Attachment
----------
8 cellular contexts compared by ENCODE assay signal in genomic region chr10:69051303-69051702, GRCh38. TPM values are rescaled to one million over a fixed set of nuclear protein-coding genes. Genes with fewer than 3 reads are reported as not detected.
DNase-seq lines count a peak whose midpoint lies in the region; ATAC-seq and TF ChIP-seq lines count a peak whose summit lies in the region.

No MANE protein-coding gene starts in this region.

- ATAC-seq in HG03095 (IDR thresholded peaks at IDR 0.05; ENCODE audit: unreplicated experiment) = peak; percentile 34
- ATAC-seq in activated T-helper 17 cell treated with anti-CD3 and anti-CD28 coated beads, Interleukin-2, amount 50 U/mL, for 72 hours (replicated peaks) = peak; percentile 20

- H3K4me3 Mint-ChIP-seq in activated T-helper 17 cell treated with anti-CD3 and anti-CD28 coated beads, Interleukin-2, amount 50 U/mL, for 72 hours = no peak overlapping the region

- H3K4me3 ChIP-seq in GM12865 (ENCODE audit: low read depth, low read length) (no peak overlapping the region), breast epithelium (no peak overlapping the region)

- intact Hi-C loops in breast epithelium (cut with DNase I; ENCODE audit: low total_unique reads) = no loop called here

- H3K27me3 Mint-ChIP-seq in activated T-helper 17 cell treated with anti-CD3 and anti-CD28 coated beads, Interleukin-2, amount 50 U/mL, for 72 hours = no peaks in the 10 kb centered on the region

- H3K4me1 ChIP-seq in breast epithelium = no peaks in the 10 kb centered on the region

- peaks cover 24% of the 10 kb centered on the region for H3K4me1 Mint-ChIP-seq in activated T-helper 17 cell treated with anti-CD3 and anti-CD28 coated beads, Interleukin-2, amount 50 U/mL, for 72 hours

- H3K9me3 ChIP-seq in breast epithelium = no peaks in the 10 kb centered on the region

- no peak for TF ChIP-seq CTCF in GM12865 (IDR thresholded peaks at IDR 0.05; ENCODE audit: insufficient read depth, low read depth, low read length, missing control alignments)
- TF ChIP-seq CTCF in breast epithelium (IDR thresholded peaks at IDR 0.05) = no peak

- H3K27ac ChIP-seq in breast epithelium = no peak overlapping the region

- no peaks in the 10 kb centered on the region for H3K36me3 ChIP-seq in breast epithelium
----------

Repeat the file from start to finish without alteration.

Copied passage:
8 cellular contexts compared by ENCODE assay signal in genomic region chr10:69051303-69051702, GRCh38. TPM values are rescaled to one million over a fixed set of nuclear protein-coding genes. Genes with fewer than 3 reads are reported as not detected.
DNase-seq lines count a peak whose midpoint lies in the region; ATAC-seq and TF ChIP-seq lines count a peak whose summit lies in the region.

No MANE protein-coding gene starts in this region.

- ATAC-seq in HG03095 (IDR thresholded peaks at IDR 0.05; ENCODE audit: unreplicated experiment) = peak; percentile 34
- ATAC-seq in activated T-helper 17 cell treated with anti-CD3 and anti-CD28 coated beads, Interleukin-2, amount 50 U/mL, for 72 hours (replicated peaks) = peak; percentile 20

- H3K4me3 Mint-ChIP-seq in activated T-helper 17 cell treated with anti-CD3 and anti-CD28 coated beads, Interleukin-2, amount 50 U/mL, for 72 hours = no peak overlapping the region

- H3K4me3 ChIP-seq in GM12865 (ENCODE audit: low read depth, low read length) (no peak overlapping the region), breast epithelium (no peak overlapping the region)

- intact Hi-C loops in breast epithelium (cut with DNase I; ENCODE audit: low total_unique reads) = no loop called here

- H3K27me3 Mint-ChIP-seq in activated T-helper 17 cell treated with anti-CD3 and anti-CD28 coated beads, Interleukin-2, amount 50 U/mL, for 72 hours = no peaks in the 10 kb centered on the region

- H3K4me1 ChIP-seq in breast epithelium = no peaks in the 10 kb centered on the region

- peaks cover 24% of the 10 kb centered on the region for H3K4me1 Mint-ChIP-seq in activated T-helper 17 cell treated with anti-CD3 and anti-CD28 coated beads, Interleukin-2, amount 50 U/mL, for 72 hours

- H3K9me3 ChIP-seq in breast epithelium = no peaks in the 10 kb centered on the region

- no peak for TF ChIP-seq CTCF in GM12865 (IDR thresholded peaks at IDR 0.05; ENCODE audit: insufficient read depth, low read depth, low read length, missing control alignments)
- TF ChIP-seq CTCF in breast epithelium (IDR thresholded peaks at IDR 0.05) = no peak

- H3K27ac ChIP-seq in breast epithelium = no peak overlapping the region

- no peaks in the 10 kb centered on the region for H3K36me3 ChIP-seq in breast epithelium